WASHINGTON: Sneezing, coughing and itching may just help prevent cancer affecting colon, skin, bladder, mouth, throat, uterus and cervix, lung and
gastrointestinal tract, according to a new study.
These cancers involve organs that are exposed to the external environment, said Paul Sherman, professor of neurobiology and behaviour at Cornell University, who led the study.
He and colleagues analysed 646 studies on allergies and cancers published over the past 50 years, putting together "the most comprehensive database yet available" on allergies and cancers.
The study revealed "a strong relationship" between allergies and cancer in environmentally exposed tissues, Sherman said.
This relationship seldom exists, he noted, between allergies and cancers of tissues that are not directly exposed to environment, particularly breast and prostate cancers, myelocytic leukemia and myeloma, said a Cornell report by Susan Lang.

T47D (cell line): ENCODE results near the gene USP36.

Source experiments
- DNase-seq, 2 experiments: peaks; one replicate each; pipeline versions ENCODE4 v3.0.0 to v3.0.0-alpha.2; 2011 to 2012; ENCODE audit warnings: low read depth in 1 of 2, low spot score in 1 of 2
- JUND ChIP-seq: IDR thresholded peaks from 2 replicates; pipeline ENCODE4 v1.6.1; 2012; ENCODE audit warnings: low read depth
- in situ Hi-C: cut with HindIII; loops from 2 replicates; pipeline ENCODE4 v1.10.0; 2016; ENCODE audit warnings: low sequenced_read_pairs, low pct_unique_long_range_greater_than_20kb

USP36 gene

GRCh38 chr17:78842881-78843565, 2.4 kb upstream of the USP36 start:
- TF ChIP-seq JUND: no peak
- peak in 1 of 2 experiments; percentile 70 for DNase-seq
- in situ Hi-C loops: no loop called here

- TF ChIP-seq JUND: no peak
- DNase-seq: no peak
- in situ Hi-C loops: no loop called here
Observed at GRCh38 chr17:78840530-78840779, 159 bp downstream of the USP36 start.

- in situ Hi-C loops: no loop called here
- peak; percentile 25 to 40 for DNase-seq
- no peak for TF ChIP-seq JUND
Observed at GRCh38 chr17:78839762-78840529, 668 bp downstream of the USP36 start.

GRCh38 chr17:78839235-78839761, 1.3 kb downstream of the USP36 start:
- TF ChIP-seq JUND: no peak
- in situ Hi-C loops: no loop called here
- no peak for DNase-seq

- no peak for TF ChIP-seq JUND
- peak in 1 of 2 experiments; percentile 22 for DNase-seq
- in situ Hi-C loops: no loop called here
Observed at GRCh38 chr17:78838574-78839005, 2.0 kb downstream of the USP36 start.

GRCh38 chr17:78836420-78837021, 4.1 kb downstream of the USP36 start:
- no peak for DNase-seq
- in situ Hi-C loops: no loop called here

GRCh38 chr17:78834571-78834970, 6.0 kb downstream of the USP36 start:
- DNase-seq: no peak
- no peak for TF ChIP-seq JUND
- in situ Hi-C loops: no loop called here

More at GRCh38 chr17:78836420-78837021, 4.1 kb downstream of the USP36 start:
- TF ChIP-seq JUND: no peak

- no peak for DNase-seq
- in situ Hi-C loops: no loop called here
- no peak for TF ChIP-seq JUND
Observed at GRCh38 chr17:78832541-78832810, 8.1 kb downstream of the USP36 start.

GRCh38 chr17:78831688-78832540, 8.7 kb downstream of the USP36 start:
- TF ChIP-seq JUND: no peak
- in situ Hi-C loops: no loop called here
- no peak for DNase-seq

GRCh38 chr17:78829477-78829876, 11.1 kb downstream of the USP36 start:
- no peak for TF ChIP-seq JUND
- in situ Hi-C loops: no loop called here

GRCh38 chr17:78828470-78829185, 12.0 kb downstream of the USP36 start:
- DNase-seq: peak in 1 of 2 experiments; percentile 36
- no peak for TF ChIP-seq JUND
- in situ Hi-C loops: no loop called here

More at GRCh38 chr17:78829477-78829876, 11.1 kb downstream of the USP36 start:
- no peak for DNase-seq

The study has been co-authored with Erica Holland, a medical student at the University of Massachusetts, and Janet Shellman Sherman, a Cornell research scientist.
"Sherman believes that allergy symptoms may help protect against cancer by shedding foreign particles from the body. Some of those particles, he said, might be carcinogenic or carry carcinogens.
Asthma is linked to higher rates of lung cancer. Unlike other allergies, however, asthma reduces the ability to expel mucus, while other allergies facilitate mucus expulsion and are correlated with lower rates of lung cancer.
These findings are scheduled for publication in the December issue of The Quarterly Review of Biology.
6 months ago